She says, “Bihar is ranked the lowest in India’s SDG Index 2019 for India. Hygienic and comfortable menstruation is a basic human right and sustainable development cannot be ensured if menstruators are deprived of their basic rights.” Project अल्हड़ (Alharh) aims to create a robust sensitised community in Bhagalpur to collectively spread awareness, break the taboo, debunk myths and initiate fearless conversations around menstruation. The campaign aims to reach at least 6000 adolescent girls from government and private schools in Baghalpur district in 2020.

Read more about the campaign here.

A psychologist and co-founder of a mental health NGO called Customize Cognition, Ritika forayed into the space of menstrual health and hygiene, sexual and reproductive healthcare and rights and gender equality as an MHM Fellow with YKA. She says, “The experience of working on MHM/SRHR and gender equality has been an enriching and eye-opening experience. I have learned what’s beneath the surface of the issue, be it awareness, lack of resources or disregard for trans men, who also menstruate.”

The Transmen-ses campaign aims to tackle the issue of silence and disregard for trans men’s menstruation needs, by mobilising gender sensitive health professionals and gender neutral restrooms in Lucknow.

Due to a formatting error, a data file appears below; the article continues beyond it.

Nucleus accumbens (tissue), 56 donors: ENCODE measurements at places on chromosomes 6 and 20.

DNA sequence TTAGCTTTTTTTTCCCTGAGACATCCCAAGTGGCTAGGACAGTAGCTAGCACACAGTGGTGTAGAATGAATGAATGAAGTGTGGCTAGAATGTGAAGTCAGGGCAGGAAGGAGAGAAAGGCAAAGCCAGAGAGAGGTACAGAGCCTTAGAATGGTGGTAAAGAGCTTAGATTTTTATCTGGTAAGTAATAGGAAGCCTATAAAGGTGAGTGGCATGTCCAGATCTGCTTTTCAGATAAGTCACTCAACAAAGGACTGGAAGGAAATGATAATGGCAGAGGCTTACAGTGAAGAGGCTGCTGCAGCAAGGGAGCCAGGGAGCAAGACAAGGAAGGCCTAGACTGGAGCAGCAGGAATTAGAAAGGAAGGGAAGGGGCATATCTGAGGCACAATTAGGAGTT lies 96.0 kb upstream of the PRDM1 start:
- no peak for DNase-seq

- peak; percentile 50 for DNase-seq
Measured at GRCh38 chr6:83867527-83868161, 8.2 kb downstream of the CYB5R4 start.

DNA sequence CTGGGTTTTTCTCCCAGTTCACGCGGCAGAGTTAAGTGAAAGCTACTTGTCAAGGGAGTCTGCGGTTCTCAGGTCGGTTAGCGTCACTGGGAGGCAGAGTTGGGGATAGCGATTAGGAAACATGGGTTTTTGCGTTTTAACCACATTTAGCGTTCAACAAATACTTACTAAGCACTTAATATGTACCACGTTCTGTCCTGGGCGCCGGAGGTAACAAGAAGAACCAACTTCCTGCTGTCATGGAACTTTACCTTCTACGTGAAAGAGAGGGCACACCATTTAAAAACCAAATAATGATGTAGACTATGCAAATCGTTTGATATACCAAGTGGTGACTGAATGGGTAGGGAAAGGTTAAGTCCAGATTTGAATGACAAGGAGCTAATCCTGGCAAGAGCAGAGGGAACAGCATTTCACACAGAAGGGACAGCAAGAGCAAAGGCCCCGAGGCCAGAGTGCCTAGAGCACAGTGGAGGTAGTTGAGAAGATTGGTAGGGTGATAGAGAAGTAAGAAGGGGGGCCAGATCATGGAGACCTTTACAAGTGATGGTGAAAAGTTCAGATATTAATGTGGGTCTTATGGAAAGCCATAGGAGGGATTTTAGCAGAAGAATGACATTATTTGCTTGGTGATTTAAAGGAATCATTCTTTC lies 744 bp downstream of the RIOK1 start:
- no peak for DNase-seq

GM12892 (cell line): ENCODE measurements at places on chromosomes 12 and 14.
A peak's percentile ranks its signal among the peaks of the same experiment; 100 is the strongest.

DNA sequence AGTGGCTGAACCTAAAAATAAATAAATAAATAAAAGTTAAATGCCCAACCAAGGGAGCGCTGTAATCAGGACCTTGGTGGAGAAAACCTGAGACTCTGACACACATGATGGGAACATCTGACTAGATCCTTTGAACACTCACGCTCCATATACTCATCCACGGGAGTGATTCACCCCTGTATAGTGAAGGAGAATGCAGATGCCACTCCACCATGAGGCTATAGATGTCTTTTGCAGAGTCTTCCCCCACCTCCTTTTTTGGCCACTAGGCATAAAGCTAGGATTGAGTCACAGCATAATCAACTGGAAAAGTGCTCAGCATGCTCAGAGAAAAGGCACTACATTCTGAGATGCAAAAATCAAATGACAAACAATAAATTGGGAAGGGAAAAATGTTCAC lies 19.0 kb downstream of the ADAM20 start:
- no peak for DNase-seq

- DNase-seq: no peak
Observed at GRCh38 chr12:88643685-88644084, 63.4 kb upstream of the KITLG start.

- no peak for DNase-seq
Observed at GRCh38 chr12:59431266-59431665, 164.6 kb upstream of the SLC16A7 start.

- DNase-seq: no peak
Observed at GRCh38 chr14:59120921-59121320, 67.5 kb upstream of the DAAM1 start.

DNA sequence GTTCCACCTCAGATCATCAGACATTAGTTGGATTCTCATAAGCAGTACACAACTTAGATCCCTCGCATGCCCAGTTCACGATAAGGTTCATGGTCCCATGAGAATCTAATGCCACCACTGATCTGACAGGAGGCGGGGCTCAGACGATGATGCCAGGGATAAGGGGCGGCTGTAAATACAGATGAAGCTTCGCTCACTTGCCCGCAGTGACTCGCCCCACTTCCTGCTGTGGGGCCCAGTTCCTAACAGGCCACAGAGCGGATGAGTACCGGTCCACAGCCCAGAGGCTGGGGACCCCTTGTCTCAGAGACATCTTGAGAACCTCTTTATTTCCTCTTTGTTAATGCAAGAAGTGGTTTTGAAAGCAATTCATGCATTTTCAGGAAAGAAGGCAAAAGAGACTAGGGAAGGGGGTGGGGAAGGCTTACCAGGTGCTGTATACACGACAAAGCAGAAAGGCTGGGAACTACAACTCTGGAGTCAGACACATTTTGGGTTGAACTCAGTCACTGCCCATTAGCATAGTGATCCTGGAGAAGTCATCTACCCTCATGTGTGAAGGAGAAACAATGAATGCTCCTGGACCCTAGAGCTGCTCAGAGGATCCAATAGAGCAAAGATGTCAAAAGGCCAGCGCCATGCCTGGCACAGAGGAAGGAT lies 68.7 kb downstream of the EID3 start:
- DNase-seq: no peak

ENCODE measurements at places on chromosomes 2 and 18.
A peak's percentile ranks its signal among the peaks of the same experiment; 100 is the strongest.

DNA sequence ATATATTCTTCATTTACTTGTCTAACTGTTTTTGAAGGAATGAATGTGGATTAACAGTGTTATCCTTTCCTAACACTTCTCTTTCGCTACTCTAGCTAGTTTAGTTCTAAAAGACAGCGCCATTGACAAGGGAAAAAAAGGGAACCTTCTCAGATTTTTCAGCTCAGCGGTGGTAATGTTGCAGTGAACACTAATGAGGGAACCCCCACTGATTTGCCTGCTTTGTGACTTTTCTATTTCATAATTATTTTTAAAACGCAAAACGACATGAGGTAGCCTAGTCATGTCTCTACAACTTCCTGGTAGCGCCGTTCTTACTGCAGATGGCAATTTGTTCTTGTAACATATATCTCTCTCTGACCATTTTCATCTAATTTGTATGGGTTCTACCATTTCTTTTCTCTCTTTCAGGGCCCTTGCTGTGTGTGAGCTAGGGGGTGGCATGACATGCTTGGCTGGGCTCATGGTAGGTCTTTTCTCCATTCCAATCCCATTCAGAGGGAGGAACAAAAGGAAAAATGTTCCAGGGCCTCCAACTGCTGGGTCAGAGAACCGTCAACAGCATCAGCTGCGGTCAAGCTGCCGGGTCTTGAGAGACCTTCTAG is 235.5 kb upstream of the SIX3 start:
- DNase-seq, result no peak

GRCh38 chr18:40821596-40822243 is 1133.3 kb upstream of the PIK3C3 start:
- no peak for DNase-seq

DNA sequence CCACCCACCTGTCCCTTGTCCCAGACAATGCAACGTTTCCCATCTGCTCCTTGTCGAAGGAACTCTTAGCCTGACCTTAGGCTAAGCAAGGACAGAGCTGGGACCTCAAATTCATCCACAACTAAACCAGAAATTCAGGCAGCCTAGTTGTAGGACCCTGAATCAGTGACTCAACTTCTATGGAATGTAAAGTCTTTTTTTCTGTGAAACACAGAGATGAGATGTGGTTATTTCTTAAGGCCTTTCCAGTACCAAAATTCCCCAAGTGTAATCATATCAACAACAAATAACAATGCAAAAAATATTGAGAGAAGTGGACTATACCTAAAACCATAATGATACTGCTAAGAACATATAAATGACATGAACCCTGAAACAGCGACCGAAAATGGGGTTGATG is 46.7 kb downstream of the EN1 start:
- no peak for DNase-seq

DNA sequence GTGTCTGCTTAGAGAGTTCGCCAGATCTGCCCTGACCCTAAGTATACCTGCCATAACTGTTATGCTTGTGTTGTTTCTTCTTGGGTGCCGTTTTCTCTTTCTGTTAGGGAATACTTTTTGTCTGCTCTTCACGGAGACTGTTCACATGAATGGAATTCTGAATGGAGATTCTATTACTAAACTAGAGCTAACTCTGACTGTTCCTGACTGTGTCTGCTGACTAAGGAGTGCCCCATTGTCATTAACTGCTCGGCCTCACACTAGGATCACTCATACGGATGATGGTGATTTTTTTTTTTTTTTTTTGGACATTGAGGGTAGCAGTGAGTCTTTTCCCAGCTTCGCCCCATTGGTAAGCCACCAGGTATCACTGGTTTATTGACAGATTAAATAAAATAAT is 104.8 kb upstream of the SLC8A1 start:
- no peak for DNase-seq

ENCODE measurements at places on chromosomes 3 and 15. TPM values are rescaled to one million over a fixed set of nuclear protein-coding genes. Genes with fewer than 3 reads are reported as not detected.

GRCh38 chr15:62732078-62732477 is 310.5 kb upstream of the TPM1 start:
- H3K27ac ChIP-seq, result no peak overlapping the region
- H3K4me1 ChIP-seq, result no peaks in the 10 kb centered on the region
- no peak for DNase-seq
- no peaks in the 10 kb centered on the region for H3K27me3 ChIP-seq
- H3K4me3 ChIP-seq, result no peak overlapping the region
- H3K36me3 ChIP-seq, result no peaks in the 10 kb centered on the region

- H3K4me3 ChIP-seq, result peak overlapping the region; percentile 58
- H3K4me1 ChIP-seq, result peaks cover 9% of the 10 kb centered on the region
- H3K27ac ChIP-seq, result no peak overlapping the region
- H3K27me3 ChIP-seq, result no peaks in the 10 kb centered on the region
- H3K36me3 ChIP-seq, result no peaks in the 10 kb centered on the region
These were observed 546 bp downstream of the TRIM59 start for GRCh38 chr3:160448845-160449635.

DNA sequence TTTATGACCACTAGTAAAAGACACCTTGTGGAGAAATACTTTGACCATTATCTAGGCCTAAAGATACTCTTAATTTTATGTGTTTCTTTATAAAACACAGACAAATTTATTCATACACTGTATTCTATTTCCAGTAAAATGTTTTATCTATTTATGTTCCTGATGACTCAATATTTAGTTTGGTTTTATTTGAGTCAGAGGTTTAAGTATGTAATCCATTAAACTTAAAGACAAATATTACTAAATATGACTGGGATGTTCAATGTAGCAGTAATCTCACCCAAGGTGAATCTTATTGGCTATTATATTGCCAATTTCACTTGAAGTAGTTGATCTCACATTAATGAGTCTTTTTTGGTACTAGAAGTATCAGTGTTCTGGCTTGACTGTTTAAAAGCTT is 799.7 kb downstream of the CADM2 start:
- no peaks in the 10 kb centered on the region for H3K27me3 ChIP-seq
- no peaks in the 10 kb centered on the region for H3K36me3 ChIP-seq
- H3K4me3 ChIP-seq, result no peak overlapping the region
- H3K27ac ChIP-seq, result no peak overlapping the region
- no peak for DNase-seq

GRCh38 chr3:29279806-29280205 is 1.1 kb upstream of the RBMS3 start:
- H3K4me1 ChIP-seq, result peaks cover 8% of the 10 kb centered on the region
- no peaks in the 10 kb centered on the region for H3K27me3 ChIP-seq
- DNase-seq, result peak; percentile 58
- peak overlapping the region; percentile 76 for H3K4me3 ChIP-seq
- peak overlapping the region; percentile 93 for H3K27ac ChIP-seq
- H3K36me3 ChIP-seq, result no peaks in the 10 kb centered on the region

Read more about the campaign here.

A Computer Science engineer by education, Nitisha started her career in the corporate sector, before realising she wanted to work in the development and social justice space. Since then, she has worked with Teach For India and Care India and is from the founding batch of Indian School of Development Management (ISDM), a one of its kind organisation creating leaders for the development sector through its experiential learning post graduate program.

As a Youth Ki Awaaz Menstrual Health Fellow, Nitisha has started Let’s Talk Period, a campaign to mobilise young people to switch to sustainable period products. She says, “80 lakh women in Delhi use non-biodegradable sanitary products, generate 3000 tonnes of menstrual waste, that takes 500-800 years to decompose; which in turn contributes to the health issues of all menstruators, increased burden of waste management on the city and harmful living environment for all citizens.

Let’s Talk Period aims to change this by